SVC's predict just uses its decision function, which is distance from the hyperplane.

According sklearn documentation, SVC's predict_proba does the following

The probability model is created using cross validation, so the results can be slightly different than those obtained by predict. Also, it will produce meaningless results on very small datasets.

according to their documentation here.

Much more details here. You will have to read Wu et al (2004) paper, mentioned in that section to figure out how exactly they did it. I am not familiar with it.

Here's what I would recommend: Use probability rankings and class proportions in the training sample to determine the class assignments.

You have three (estimated) probabilities: $p_a, p_b,$ and $p_c$. And you have the original class proportions from the training sample: $m_a, m_b,$ and $m_c$, where $m_a$ is the percentage of classes that belong to class $a$ (e.g., 0.6), and so on.

You can start with the smallest class, say $b$, and use $p_b$ to rank order all records from the highest to lowest values. From this rank-ordered list, start assigning each record to class $b$ until you have $m_b$ percent records assigned to this class. Record the value for $p_b$ at this stage; this value will become the cut-off point for class $b$.

Now take the next smallest class, say $c$, and use $p_c$ to rank order all records and follow the same steps described in the paragraph above. At the end of this step, you will get a cut-off value for $p_c$, and $m_c$ percent of all records would be assigned to class $c$.

Finally, assign all remaining records to (the largest) class $a$.

For future scoring purposes, you can follow these steps but discard the class proportions. You can let the probability cut-off values for class $b$ and $c$ to drive class assignments.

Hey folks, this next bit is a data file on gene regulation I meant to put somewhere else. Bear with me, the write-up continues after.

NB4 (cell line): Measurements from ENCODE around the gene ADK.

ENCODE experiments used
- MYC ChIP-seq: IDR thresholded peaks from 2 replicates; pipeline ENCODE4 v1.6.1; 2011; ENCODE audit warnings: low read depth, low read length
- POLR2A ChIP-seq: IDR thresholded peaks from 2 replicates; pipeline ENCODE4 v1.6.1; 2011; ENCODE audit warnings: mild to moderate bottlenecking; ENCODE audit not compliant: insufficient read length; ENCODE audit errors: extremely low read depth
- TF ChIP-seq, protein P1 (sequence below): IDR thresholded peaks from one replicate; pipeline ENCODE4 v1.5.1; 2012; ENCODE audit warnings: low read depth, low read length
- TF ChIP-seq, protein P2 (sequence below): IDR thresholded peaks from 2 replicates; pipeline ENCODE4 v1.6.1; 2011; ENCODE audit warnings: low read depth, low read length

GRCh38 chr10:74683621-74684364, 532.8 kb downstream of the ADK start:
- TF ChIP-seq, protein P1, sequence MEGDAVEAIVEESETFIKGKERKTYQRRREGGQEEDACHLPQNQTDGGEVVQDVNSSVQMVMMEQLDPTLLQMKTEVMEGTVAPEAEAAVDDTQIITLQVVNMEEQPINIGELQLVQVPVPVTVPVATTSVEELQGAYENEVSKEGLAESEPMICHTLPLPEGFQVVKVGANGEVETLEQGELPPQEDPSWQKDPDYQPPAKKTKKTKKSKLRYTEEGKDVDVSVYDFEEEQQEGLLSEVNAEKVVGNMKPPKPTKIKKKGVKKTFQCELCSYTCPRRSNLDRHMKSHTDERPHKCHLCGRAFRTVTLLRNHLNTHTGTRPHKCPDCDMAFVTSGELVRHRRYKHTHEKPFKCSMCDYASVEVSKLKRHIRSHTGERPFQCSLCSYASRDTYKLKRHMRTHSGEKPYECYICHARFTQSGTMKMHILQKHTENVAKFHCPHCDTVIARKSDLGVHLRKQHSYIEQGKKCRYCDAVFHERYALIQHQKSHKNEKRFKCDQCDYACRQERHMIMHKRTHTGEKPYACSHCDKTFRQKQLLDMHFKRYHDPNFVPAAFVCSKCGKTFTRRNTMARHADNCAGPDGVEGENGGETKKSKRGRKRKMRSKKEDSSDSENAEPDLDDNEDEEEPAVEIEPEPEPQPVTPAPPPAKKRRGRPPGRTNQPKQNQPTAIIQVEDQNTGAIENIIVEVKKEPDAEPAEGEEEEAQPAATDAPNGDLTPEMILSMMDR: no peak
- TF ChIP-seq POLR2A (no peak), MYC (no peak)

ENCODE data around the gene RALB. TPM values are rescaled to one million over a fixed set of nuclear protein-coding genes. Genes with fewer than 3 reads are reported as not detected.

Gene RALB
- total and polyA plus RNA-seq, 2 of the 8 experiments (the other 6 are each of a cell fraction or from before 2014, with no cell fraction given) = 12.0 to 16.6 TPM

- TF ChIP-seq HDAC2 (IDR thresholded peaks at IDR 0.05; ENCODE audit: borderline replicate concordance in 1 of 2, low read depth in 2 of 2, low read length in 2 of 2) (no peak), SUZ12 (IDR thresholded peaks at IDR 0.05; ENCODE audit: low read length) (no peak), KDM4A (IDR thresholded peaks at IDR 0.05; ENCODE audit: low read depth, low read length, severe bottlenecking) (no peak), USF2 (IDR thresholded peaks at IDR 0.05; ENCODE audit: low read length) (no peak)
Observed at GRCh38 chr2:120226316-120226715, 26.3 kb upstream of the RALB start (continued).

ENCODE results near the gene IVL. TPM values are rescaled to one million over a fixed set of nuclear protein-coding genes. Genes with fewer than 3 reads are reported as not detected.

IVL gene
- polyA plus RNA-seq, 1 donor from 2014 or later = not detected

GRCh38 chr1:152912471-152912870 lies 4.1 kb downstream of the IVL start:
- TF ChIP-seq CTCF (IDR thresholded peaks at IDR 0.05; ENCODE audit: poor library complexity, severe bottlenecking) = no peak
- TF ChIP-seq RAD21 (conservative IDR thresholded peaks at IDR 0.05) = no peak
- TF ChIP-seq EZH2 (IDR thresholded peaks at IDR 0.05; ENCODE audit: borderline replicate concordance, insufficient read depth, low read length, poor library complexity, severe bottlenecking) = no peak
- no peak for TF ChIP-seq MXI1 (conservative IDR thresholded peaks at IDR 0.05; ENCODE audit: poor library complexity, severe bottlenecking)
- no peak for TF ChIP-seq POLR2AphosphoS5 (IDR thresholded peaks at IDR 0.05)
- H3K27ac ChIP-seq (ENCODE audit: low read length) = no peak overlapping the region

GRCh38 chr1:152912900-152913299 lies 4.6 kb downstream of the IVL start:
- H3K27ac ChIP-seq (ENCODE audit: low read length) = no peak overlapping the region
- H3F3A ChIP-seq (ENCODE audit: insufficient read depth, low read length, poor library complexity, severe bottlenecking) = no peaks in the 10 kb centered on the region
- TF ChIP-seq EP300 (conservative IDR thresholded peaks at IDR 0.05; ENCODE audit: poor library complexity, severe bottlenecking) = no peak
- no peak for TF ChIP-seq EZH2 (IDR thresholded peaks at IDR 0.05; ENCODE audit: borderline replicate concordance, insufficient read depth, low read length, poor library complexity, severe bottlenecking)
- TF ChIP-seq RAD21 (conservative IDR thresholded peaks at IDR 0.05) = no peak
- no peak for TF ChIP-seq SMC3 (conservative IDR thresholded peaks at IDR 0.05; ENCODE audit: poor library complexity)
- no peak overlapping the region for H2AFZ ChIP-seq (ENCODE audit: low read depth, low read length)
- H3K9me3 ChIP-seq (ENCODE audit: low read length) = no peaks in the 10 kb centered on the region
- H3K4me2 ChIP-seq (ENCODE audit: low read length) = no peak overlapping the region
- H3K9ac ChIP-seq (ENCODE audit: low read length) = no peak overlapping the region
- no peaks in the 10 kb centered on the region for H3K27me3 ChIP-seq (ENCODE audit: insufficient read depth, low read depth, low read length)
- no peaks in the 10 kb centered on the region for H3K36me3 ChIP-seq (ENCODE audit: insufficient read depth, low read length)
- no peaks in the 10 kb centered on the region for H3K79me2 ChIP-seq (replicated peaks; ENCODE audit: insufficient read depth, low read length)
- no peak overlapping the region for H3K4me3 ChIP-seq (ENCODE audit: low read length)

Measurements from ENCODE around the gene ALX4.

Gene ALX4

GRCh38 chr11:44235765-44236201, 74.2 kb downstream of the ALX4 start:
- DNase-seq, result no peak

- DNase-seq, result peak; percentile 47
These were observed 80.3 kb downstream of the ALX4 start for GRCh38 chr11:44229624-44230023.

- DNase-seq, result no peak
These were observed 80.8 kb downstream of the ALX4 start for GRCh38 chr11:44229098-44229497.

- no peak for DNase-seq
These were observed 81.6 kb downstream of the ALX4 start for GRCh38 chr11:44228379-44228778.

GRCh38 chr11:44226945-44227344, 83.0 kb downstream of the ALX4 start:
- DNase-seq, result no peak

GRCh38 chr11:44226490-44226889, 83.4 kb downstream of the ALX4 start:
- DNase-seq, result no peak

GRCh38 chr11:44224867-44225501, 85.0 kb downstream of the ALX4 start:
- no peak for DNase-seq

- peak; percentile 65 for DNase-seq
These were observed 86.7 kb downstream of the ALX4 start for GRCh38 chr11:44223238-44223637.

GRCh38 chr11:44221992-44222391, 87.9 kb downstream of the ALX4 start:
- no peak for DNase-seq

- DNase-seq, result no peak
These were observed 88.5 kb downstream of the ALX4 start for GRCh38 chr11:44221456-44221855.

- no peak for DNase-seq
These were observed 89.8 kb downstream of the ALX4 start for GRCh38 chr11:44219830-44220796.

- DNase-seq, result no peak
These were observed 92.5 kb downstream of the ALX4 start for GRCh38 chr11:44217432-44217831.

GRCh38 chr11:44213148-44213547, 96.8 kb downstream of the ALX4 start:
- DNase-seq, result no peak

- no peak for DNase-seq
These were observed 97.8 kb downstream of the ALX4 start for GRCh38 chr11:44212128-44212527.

In order to make sure that this approach yields a reasonable level of accuracy, you can review the classification matrix (and any other measures you are using) on the validation set.

## Best Answer

According to @cangrejo's answer: https://stats.stackexchange.com/a/310956/194535, suppose the original output probability of your model is the vector $v$, and then you can define the prior distribution:

$\pi=(\frac{1}{\theta_1}, \frac{1}{\theta_2},..., \frac{1}{\theta_N})$, for $\theta_i \in (0,1)$ and $\sum_i\theta_i = 1$, where $N$ is the total number of labeled classes, $i$ is the class index.

Take $v' = v \odot \pi$ as the new output probability of your model, where $\odot$ denotes an element-wise product.

Now, your question can be reformulate to this: Finding the $\pi$ which optimize the metrics you have specified (eg.

`roc_auc_score`

) from the new output probability model. Once you find it, the $\theta s (\theta_1, \theta_2, ..., \theta_N)$ is your optimal threshold for each classes.The Code part:

Create a

`proxyModel`

class which takes your original model object as an argument and return a`proxyModel`

object. When you called`predict_proba()`

through the`proxyModel`

object, it will calculate new probability automatically based on the threshold you specified:Implement a score function:

Define

`weighted_score_with_threshold()`

function, which takes the threshold as input and return weighted score:Use optimize algorithm

`differential_evolution()`

(better then fmin) to find the optimal threshold: